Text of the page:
Sunday, July 29, 2007

A Cool Parody of Dateline NBC: To Catch an Atheist

I'm not the only new blogger to the atheist blogosphere. That Atheist Guy's Blog has several interesting posts, beginning with June of 2007. The Friendly Atheist picked up on his parody of Dateline and that's how I found him.

It makes me wonder if the recent success of atheist books like The God Delusion and God is Not Great among others is helping inspire new bloggers on the topic of atheism, freethought, and religious skepticism. If so, this is a good thing since the more people who share their atheism and the more Christians who recognize that there are atheists among them in their families, places of business, schools, and even their circles of friends, the better.

The recent comments of PZ Myers [Pharyngula]

In regards to a map, which appeared at, titled US Map of Faith, Myers commented:

It shows the concentration of ignorant, deluded, wicked, foolish, or oppressed
victims of obsolete mythologies in the United States, with the lighter colors being the most enlightened and the dark reds being the most repressed and misinformed. Oh, it's labeled as the frequency of religious adherents, but it's the same thing.

Myers received a lot of flak for his comments, which were probably more off-the-cuff than serious when he initially made them, but how can anyone refute them with intellectual integrity? The map itself depicted "religious adherents as a percentage of all residents,” and showed the highest percentages in dark red, lowest in light yellow.

The comments drew flak from the same atheists that tend to pussy-foot around with religion rather than confront it, but none that I saw offered a real rebuttal that went beyond the argument that we should respect others beliefs. One critic, not an atheist however, went so far as to call Myers an asshole, and stuck to the ad hominem route rather than logically refute the paragraph above. He later attempted to remove the post, but it would seem that the Scienceblogs web architecture has defeated that, since the post still remains.

Atheist Revolution has a post that deals with the finer points of the Myers quote above, but I’ll add that delusion is present among many in these regions. Moreover, a distinct lack in education correlates with many of these regions. Does religion promote lack of education or does inferior education promote religious beliefs? I suspect it’s a little of both with a feedback loop, but the correlation is obvious.


Atheists are manipulating the young through their minds?

Tim Lahaye and Jerry Jenkins, authors of the Left Behind series of Christian fiction, gave a recent interview on in which they re-state their claim that the mythical Jesus is destined to return. During the interview, however, they had some things to say about the recent notoriety of atheistic works (Dawkins, Harris, Hitchens, et al). The accusation they made was that the atheists are taking advantage of the absence of god in public schools to reach the minds of impressionable young children.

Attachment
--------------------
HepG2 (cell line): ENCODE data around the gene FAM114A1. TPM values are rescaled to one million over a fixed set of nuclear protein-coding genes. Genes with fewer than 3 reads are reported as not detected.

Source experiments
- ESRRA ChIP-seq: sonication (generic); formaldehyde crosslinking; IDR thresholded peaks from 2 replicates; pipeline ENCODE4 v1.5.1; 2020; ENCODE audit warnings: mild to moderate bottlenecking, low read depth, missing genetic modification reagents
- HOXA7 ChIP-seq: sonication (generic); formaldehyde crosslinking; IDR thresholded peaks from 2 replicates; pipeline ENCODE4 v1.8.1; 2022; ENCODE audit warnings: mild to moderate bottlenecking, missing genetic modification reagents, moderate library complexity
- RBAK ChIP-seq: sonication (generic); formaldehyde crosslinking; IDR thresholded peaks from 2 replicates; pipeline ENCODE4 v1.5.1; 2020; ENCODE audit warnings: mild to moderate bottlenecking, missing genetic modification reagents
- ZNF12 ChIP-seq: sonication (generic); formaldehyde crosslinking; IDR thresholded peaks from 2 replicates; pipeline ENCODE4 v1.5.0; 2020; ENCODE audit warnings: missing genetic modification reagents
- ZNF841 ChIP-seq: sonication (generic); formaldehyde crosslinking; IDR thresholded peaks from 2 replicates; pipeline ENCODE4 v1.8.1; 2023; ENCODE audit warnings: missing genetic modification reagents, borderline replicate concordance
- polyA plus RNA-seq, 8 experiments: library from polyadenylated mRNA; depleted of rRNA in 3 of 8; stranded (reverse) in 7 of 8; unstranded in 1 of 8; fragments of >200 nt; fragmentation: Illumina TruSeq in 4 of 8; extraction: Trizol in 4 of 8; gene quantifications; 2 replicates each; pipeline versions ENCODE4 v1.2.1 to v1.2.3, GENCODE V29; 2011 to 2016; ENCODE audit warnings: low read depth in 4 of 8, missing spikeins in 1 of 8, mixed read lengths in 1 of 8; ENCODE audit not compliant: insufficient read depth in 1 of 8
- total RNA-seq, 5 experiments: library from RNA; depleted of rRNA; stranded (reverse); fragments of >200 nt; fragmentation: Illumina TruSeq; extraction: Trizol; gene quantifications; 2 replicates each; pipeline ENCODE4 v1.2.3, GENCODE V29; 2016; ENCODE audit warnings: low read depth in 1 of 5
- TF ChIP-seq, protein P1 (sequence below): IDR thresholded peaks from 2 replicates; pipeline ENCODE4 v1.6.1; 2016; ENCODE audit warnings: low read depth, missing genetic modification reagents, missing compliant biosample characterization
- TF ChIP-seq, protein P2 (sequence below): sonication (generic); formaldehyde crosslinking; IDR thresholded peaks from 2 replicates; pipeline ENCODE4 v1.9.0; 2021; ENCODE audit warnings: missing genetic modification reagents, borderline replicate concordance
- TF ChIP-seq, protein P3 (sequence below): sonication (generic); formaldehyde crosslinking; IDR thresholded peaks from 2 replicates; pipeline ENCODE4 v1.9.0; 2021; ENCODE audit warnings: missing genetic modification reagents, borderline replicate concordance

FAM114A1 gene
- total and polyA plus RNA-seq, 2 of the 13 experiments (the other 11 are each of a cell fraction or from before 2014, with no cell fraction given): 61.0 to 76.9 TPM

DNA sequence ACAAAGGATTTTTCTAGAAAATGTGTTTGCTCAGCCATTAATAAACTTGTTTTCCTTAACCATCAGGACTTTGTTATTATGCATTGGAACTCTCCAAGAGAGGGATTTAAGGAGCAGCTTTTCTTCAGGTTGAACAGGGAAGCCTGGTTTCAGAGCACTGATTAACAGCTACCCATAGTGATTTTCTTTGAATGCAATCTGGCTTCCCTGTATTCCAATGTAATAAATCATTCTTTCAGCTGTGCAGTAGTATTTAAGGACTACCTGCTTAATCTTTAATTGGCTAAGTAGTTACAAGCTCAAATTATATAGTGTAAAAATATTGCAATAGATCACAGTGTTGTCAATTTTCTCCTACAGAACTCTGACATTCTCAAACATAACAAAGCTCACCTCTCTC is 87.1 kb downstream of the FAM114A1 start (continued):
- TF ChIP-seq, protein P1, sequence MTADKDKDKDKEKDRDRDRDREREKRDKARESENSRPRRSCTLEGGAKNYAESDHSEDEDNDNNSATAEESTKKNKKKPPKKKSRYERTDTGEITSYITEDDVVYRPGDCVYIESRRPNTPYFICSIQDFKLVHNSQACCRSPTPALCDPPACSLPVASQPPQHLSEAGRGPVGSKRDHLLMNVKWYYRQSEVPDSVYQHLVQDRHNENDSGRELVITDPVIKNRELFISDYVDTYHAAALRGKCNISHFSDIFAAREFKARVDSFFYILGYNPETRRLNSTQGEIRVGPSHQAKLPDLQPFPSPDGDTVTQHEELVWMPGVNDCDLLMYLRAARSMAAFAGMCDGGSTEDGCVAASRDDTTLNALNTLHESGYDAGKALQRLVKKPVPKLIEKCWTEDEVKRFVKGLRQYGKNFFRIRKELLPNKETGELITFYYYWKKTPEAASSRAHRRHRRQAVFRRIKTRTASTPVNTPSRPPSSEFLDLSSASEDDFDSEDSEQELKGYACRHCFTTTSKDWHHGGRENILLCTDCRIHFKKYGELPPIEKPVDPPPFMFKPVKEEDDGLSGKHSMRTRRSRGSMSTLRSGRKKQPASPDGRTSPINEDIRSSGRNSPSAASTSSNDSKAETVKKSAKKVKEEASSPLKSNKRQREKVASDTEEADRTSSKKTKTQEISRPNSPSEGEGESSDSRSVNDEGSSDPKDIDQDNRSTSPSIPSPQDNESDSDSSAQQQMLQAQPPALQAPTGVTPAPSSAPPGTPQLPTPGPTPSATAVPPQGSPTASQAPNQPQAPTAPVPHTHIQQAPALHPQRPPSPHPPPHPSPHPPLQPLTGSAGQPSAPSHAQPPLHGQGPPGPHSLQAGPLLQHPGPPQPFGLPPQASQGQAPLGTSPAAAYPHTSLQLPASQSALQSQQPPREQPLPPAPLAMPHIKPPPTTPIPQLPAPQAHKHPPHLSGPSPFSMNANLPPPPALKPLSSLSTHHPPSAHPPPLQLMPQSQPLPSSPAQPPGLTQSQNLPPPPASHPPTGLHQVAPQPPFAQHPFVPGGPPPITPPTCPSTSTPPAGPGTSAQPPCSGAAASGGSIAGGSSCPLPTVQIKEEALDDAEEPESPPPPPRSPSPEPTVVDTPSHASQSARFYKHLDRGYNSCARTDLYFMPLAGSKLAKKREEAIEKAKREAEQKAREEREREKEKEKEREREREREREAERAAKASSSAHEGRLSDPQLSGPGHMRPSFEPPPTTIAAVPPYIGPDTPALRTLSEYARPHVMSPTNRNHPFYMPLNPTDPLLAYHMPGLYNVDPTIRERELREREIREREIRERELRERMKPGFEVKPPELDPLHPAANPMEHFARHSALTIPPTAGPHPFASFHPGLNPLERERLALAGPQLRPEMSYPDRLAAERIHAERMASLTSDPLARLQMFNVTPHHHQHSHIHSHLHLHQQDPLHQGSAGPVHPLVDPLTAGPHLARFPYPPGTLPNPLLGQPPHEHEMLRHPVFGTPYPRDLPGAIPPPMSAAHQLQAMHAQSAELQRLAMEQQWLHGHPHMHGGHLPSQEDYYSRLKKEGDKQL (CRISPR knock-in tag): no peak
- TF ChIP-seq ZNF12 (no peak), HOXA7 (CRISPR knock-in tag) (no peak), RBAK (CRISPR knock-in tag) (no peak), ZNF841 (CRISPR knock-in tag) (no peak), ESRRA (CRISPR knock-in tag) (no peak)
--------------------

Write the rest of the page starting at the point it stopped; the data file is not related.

One other reason I think the atheistic books are very prevalent in America is because, for 50 years, we've expelled God from the public school. We've expelled Him from many of our places. The ACLU and other anti-God agencies have tried to eliminate God from our public square. And so people are interested in reading from people like that to support their beliefs.
The non sequitur above, which implies that the ACLU is “anti-god,” is not the only logical fallacy these two make, and it is utterly fascinating to watch these two spell-casters create false dichotomy after false dichotomy as they try to paint reason and intellect as tools of the devil, while supporting childhood indoctrination of mythology –what Dawkins refers to as amounting to child abuse. Never mind that the ACLU’s primary mission is the preservation of civil liberties. One of those being religious freedom, which means that no single cult or superstition gets to codify their doctrine as the right one or the state sponsored one. The limited thinking of Christians usually follows with comments about how they “removed prayer” from public schools, but this is, of course, complete bollocks. Prayer exists in probably every public school in the United States. Teachers just aren’t allowed to lead it, since this would be the establishment of a state religion. Prayers that adhere to a Christian superstition would exclude Muslim or Hindu cults and their superstitions, not to mention the Wiccans and their silliness.

Another passage by Lahaye, one that precedes the above quote by one paragraph is perhaps the most revealing of either Lahaye’s limited education or his willingness to deceive. A third option, of course, would be his complete and utter delusion into the fantasy he has fleshed out in his fan-fic series with Jenkins (the Left Behind series):
Did man just originate spontaneously through evolution? It's always interesting to me that atheists who can't believe in God can believe in anything else. They believe in evolution, and evolution is the biggest fairy tale in our past two centuries. And yet, there are millions of intelligent, well-educated people who believe it because they just don't want to believe that there is a God.What they don't realize is they don't want to have to give accountability to God.